OTTAWA – The Liberal government introduced long-anticipated security legislation Tuesday following consultations that drew comments from tens of thousands of Canadians. The wide-ranging package of measures would:— Limit, but not scrap, a measure from the Harper Conservatives allowing the Canadian Security Intelligence Service to disrupt terror plots, not just gather information about them.— Amend other contentious provisions of existing legislation that deal with information sharing, terrorist propaganda and promotion of terrorism.— Roll the functions of existing watchdogs into a super-agency known as the National Security and Intelligence Review Agency.— Empower the new watchdog to ensure more than a dozen federal security organizations are complying with the law.— Create an intelligence commissioner, an independent agent who would authorize certain intelligence and cybersecurity activities — a measure intended to boost public confidence.— Allow the public safety minister to assure parents their child is not on the no-fly list when confusion arises at the airport.— Modernize the CSIS Act, establishing in law a regime authorizing activities — such as infiltration of a terrorist cell — that might otherwise break the law.— Require CSIS to seek a judge’s permission to keep datasets primarily containing personal information about Canadians.— Give the Communications Security Establishment’s cyberspies the power to take action against online threats to Canadian interests.— Repeal a provision first passed following the 9/11 terrorist attacks that required a person to appear before a judge and answer questions.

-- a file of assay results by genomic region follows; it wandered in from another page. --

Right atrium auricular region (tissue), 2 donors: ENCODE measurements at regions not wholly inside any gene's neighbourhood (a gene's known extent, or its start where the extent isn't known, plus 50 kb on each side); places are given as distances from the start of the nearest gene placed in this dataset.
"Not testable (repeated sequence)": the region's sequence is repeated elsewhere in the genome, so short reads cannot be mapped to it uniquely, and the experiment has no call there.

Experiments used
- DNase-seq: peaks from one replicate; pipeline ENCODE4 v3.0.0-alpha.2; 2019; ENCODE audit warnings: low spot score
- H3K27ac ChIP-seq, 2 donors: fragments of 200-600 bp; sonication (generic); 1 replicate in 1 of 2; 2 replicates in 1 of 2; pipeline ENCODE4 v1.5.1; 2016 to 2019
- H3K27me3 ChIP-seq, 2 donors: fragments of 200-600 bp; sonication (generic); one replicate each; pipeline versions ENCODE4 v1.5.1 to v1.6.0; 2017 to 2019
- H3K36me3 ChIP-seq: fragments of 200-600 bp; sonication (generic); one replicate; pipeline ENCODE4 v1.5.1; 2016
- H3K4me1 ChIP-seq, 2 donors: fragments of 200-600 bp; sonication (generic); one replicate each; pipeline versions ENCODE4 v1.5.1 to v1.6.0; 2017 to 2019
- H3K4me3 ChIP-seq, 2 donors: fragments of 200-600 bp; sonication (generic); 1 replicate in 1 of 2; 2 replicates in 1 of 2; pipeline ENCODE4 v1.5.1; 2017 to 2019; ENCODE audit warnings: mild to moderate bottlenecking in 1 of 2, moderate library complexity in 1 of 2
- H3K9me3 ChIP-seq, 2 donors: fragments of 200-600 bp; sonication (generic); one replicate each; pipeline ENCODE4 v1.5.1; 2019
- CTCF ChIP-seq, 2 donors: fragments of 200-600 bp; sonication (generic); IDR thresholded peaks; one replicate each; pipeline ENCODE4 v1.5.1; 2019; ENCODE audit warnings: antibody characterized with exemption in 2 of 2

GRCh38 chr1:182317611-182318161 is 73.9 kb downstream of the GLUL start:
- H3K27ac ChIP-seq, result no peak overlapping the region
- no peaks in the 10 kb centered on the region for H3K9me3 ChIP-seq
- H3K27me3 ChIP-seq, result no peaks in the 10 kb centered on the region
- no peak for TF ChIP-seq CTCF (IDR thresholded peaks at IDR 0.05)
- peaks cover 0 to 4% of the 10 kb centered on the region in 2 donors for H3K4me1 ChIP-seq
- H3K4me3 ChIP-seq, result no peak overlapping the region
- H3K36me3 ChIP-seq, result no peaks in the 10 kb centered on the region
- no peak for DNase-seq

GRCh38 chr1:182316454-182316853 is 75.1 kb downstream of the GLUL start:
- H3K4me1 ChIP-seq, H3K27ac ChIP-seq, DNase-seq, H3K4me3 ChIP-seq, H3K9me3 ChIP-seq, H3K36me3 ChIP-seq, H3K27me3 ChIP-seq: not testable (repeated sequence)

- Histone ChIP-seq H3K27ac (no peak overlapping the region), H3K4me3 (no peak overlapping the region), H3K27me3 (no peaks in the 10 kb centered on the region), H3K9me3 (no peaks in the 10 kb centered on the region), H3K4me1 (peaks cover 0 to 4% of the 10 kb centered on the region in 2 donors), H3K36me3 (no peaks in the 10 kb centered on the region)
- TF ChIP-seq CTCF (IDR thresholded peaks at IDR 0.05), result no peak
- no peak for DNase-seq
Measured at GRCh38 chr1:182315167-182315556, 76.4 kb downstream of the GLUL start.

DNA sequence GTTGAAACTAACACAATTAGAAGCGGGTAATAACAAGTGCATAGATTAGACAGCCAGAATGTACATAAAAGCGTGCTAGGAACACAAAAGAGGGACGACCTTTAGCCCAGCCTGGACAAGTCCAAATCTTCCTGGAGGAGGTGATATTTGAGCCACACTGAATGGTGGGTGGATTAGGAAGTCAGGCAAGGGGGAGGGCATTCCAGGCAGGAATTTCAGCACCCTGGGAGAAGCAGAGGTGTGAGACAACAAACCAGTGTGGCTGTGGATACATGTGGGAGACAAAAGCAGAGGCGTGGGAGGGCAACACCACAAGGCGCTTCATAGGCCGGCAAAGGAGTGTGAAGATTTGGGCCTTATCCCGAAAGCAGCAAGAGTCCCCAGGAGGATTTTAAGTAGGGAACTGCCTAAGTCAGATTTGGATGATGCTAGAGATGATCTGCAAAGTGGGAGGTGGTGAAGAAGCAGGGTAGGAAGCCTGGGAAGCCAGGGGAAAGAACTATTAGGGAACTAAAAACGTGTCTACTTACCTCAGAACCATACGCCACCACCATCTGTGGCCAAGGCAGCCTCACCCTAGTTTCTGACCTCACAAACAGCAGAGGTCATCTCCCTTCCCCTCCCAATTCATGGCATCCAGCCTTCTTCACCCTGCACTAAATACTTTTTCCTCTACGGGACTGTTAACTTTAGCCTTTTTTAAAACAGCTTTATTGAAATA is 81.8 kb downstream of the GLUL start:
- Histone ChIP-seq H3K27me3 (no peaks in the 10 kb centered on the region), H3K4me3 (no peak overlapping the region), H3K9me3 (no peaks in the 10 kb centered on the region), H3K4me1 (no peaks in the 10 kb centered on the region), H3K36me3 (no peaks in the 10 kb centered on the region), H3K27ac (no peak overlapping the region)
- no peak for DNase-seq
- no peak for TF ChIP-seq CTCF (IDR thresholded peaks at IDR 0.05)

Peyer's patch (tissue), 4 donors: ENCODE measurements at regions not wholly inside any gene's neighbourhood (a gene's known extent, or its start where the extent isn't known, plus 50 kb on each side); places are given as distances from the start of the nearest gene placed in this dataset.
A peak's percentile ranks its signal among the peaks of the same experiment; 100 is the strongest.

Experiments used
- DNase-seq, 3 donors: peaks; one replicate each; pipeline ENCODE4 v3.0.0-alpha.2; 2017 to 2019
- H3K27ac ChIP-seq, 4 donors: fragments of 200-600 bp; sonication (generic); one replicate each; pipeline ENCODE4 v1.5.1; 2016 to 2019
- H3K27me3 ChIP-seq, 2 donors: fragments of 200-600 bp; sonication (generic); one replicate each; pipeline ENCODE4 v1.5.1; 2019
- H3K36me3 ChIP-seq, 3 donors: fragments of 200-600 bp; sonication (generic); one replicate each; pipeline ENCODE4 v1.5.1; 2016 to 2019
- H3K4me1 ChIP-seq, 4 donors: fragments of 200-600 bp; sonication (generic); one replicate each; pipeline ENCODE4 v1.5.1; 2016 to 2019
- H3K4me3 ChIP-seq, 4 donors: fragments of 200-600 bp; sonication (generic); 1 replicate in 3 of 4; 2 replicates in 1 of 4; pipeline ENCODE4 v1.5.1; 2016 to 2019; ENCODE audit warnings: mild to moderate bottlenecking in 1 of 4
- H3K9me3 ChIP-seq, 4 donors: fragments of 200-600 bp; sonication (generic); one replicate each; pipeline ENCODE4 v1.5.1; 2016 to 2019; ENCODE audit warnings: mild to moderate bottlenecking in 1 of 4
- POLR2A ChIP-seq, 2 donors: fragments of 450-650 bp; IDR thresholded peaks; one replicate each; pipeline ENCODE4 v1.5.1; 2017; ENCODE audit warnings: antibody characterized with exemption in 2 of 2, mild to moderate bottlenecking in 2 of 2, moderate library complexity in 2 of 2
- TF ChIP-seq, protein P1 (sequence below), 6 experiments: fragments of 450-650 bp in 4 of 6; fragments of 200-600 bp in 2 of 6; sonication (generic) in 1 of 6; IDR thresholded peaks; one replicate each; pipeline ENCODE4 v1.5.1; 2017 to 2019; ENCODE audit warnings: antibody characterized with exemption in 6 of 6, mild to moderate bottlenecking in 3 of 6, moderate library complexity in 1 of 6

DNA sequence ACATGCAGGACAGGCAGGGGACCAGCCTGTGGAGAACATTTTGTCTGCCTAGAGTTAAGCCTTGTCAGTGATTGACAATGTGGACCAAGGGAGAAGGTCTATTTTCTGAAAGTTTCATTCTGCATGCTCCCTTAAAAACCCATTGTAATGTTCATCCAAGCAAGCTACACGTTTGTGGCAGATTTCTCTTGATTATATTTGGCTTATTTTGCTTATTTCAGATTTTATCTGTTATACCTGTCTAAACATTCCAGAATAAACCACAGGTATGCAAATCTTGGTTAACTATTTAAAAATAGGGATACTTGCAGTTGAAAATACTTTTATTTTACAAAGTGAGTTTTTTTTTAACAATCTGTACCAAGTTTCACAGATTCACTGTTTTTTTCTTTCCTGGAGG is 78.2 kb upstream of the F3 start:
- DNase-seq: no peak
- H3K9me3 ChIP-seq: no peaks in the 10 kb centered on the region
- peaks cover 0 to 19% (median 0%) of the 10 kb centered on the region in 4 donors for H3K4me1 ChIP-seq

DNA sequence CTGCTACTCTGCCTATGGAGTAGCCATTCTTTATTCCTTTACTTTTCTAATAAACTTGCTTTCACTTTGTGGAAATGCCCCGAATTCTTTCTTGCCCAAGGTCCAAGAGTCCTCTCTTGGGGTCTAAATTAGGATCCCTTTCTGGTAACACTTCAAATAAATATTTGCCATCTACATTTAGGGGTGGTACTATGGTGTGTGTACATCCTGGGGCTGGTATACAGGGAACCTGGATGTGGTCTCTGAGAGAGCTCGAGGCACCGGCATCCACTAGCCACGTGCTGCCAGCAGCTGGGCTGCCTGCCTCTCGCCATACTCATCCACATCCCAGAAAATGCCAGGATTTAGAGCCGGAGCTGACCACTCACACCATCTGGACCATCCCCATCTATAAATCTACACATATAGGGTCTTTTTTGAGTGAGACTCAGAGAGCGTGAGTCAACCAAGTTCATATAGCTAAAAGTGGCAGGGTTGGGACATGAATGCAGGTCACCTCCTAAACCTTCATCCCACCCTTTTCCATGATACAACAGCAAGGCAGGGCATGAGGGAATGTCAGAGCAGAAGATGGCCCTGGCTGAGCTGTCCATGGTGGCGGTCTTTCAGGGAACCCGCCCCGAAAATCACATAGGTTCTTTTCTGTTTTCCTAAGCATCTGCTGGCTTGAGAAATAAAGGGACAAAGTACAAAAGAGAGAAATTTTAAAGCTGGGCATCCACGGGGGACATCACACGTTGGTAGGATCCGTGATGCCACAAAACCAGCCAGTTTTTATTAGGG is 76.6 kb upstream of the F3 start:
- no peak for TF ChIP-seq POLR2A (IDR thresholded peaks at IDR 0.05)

Finance Minister Arun Jaitley (left) gestures as Junior Finance Minister Jayant Sinha watches during a news conference in New Delhi, on August 14, 2015. India needs to minimise political interference in public sector banks, Finance Minister Jaitley said, as the government announced measures to improve the performance of state-run banks that are struggling with rising bad loans. REUTERS/Adnan AbidiBanks need to provide a bare minimum Rs 18,000 crore additionally towards the 12 accounts identified by the Reserve Bank of India (RBI) for reference to the National Company Law Tribunal under the Insolvency and Bankruptcy Code in FY18, said a Moneycontrol.com report on Tuesday, citing estimates from India Ratings and Research (Ind-Ra).Ind-Ra’s analysis pegs the weighted average provisioning currently at 42 percent by banks towards the 12 identified accounts. Ind-Ra forecasts additional provisioning to eat into bank profits by around 25 percent in fiscal 2018. This indicates a shaveoff in return on assets of 12 basis points in fiscal 2018.The agency notes that the new minimum required provisioning stands at 50 percent towards each of the 12 identified accounts, which indicates that banks with average provisioning of 50 percent on these accounts may also need to provide additional provisions to reach 50 percent towards each of the 12 accounts, the Moneycontrol report noted.Ind-Ra believes that the additional provision burden could add disproportionate pressure on the profit and loss accounts (P&L) of a few midsize public sector banks (PSBs) and hence the agency’s outlook towards these banks remains negative.The agency also notes that the additional provision requirement may stretch the profitability of a few large PSBs in fiscal 2018, putting the standalone ratings of these entities under pressure.Ind-Ra continues to maintain there is an increasing divide between the large and smaller PSBs, with the former having some access to growth capital, better market valuation, and also some non-core assets to divest while the latter would only receive bailout capital if required and would need to ration their capital consumption over next two years.The 12 accounts are broadly classified across five sectors, which have been further reclassified as iron and steel, infrastructure and others in Ind-Ra’s study.